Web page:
The above linked articles are tree because they are the two best pieces of writing I’ve read on this situation. I’m not going to regurgitate these men, just share a few things I’ve been thinking.
“Richie is honorary,” a black former Dolphins player told Miami Herald reporter Armando Salguero. “I don’t expect you to understand because you’re not black. But being a black guy, being a brother is more than just about skin color. It’s about how you carry yourself. How you play. Where you come from. What you’ve experienced. A lot of things.”
Principle #1: There is no such thing as being “Honorary Black”. I don’t care what kind of music you like, how many tarts you have, where you grew up, how many bitches you’ve fucked, or how you play your sport. If a white person uses the word “nigga” in my presence, there will be a reaction. At the least, a brief conversation. At worst, a physical altercation. There is no situation in which the use of that word by a white person is acceptable. The Pouncey brother, and anyone else in the NFL who gave Richie Incognito a “pass” is dead wrong.
Principle #2: Jonathan Martin — nor any Twitter Bravehearts — needed or needs to punch Incognito in the face. When you carry yourself respectfully — you show it and receive it in return — it rarely even goes that far. Punching people in the face, or saying you will/would, does not make you a man nor does it make you tough, necessarily. Look around at the most respected people in your circle: how many times do they need to raise their hands to anyone? Not many. It’s the something-to-prove, chip-on-the-shoulder, live-wire ones, insecure in their respect level, who always end up fighting. Jonathan Martin, to be treated the way he was over an extended period of time, obviously indicated that the disrespect would be tolerated. Doesn’t make Martin a bad person, just the reality of the situation.
So, I’m not in the NFL and have never been in the locker room. Many players who have spoken up have used that fact to articulate that there are things that go on that none of us regular folks would ever understand. Cool. But here’s the thing: Locker rooms have leadership. where was the Miami leadership? Incognito was part of the Dolphins’ six-man “Leadership Council” that served as go-between from the players to the coaching staff. Who were the other 5 leaders? At some point, someone needed to step up, step the the fellow leader, and let him know it was time to fall back.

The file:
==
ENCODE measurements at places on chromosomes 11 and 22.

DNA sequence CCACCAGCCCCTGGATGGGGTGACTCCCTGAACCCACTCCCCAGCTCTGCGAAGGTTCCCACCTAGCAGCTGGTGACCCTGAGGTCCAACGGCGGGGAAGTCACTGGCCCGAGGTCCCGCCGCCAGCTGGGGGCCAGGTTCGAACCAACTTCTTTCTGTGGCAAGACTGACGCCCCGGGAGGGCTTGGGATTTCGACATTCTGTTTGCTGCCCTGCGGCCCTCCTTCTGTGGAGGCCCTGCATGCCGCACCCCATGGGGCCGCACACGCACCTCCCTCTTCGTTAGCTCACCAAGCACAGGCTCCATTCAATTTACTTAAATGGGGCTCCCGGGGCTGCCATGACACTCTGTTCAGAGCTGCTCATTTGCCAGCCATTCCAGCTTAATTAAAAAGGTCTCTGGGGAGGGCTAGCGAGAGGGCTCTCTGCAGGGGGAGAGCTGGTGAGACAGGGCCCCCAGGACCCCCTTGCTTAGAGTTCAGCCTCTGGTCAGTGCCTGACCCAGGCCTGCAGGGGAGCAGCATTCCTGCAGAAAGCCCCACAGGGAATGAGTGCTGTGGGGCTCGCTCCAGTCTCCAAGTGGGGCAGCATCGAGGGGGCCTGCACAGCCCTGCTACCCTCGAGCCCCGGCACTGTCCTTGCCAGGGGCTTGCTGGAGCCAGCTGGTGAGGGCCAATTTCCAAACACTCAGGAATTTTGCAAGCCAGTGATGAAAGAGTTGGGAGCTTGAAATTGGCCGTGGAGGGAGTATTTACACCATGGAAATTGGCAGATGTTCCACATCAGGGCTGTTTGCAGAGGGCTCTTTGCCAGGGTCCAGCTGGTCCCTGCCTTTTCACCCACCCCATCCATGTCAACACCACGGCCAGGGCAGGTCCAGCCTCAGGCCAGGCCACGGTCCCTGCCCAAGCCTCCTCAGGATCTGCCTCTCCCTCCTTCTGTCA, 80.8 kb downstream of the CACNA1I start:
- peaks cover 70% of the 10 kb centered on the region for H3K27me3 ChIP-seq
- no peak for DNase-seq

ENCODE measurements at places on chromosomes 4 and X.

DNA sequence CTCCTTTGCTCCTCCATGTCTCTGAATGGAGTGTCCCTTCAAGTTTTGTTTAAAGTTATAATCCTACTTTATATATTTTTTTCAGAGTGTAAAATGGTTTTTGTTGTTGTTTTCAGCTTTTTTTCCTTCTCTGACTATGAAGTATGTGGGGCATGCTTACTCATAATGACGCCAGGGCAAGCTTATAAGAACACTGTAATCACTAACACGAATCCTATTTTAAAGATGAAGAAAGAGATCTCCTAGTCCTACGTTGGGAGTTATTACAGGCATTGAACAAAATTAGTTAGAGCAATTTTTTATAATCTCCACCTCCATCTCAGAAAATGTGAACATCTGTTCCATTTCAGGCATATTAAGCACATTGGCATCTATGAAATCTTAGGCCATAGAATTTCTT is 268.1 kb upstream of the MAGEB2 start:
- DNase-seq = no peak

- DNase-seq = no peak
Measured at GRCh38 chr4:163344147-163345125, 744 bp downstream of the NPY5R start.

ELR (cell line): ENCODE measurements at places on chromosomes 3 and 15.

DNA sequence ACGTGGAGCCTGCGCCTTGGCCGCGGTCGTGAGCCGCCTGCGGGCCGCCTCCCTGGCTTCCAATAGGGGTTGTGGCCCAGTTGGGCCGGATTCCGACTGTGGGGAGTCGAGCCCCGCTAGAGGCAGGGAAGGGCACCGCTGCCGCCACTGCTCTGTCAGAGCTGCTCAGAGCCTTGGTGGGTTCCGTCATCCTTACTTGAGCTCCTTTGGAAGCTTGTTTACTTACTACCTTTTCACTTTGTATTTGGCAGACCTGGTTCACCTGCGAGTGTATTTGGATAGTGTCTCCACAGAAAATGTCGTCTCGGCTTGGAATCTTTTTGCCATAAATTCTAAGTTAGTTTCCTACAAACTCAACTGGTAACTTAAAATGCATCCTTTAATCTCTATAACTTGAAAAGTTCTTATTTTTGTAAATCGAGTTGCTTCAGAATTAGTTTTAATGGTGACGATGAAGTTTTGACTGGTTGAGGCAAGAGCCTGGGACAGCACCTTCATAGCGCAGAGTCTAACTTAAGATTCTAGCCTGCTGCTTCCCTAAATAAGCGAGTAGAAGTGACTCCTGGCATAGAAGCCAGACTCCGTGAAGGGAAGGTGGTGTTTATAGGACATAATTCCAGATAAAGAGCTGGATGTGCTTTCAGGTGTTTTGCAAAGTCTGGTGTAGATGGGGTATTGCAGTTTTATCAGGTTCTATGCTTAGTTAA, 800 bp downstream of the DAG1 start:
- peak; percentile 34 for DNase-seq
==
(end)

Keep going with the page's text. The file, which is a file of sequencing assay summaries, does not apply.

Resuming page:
But maybe no one else knew what was going on. That’s possible. So here’s another thing: If there were 5 other leaders in the locker room, why did Jonathan Martin not see, in any one of them, someone he could speak to about the situation? If he were an outcast, none of the 5 “leaders” could reach him? Then that ain’t no leadership council, in my opinion. Everyone in football is tough, right, they all need to “man up”, right? There were 5 other men in there that did nothing. How is this possible?
The fact that I’m currently reading a book on the American prison system and how it has created a new way to population-control black men made Jason Whitlock’s opening paragraph touch me just that much more:
Mass incarceration has turned segments of Black America so upside down that a tatted-up, N-word-tossing white goon is more respected and accepted than a soft-spoken, highly intelligent black Stanford graduate.
And he’s correct. 100%. More from Jason:
I’m black. And I totally understand the genesis of this particular brand of stupidity and self-hatred. Mass Incarceration, its bastard child, Hurricane Illegitimacy, and their marketing firm, commercial hip-hop music, have created a culture that perpetrates the idea that authentic blackness is criminal, savage, uneducated and irresponsible. The tenets of white supremacy and bigotry have been injected into popular youth culture. The blackest things a black man can do are loudly spew the N-word publicly and react violently to the slightest sign of disrespect or disagreement.
As for the tough guys who say a punch or two would’ve fixed things:
[Martin] was raised to think and solve problems with his mind. He was savvy enough to figure out a physical confrontation with Incognito was a no-win situation. It wouldn’t curb Incognito’s behavior or change the culture inside the Miami locker room. It would confirm it. In order to win the fight, Martin would have to physically harm Incognito. It would not be a one-punch or two-punch fight.
Both of these guys may be done in the NFL. Incognito will not be accepted into just any locker room based on this faux “Honorary” status. There are plenty of black men in the league who want to punch him in the face right now. And they’re the leaders of there respective locker rooms.
Martin can learn from a Jay-Z line (sorry, Whitlock): “The label as a snitch is lifetime scar.” He snitched when things got hard on him (for whatever reason), and he — by leaving (he was a starter) the team and getting his teammate suspended — hurt the team at the same time. What NFL player can trust or respect him? Forget the snitching part, even. He hurt his on team with the way things have gone down. Every player can see that, regardless of your view on telling on others.
The only winners in this situation are the media: ESPN reporters, Stephen A. & Skip Bayless, Jason and Brian, hell, even me. We get mileage out of discussing it, TV ratings go up as everyone debates, and more eyes than usual will be on the Dolphins game today, and NFL commissioner Roger Goodell over the next week as he decides the fate of all principles involved. Two NFL careers may be over.
And nobody has thrown a punch yet.